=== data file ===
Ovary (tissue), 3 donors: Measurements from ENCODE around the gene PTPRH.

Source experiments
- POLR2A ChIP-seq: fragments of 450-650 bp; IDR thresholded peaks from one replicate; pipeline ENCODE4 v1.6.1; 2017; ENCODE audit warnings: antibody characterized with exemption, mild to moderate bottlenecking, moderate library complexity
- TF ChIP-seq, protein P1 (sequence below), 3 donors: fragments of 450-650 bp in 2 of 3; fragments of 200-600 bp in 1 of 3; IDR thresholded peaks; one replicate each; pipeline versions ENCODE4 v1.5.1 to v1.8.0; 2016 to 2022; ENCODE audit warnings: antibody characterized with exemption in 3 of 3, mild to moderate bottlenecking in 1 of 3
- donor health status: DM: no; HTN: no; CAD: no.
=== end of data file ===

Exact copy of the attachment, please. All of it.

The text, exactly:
Ovary (tissue), 3 donors: Measurements from ENCODE around the gene PTPRH.

Source experiments
- POLR2A ChIP-seq: fragments of 450-650 bp; IDR thresholded peaks from one replicate; pipeline ENCODE4 v1.6.1; 2017; ENCODE audit warnings: antibody characterized with exemption, mild to moderate bottlenecking, moderate library complexity
- TF ChIP-seq, protein P1 (sequence below), 3 donors: fragments of 450-650 bp in 2 of 3; fragments of 200-600 bp in 1 of 3; IDR thresholded peaks; one replicate each; pipeline versions ENCODE4 v1.5.1 to v1.8.0; 2016 to 2022; ENCODE audit warnings: antibody characterized with exemption in 3 of 3, mild to moderate bottlenecking in 1 of 3
- donor health status: DM: no; HTN: no; CAD: no.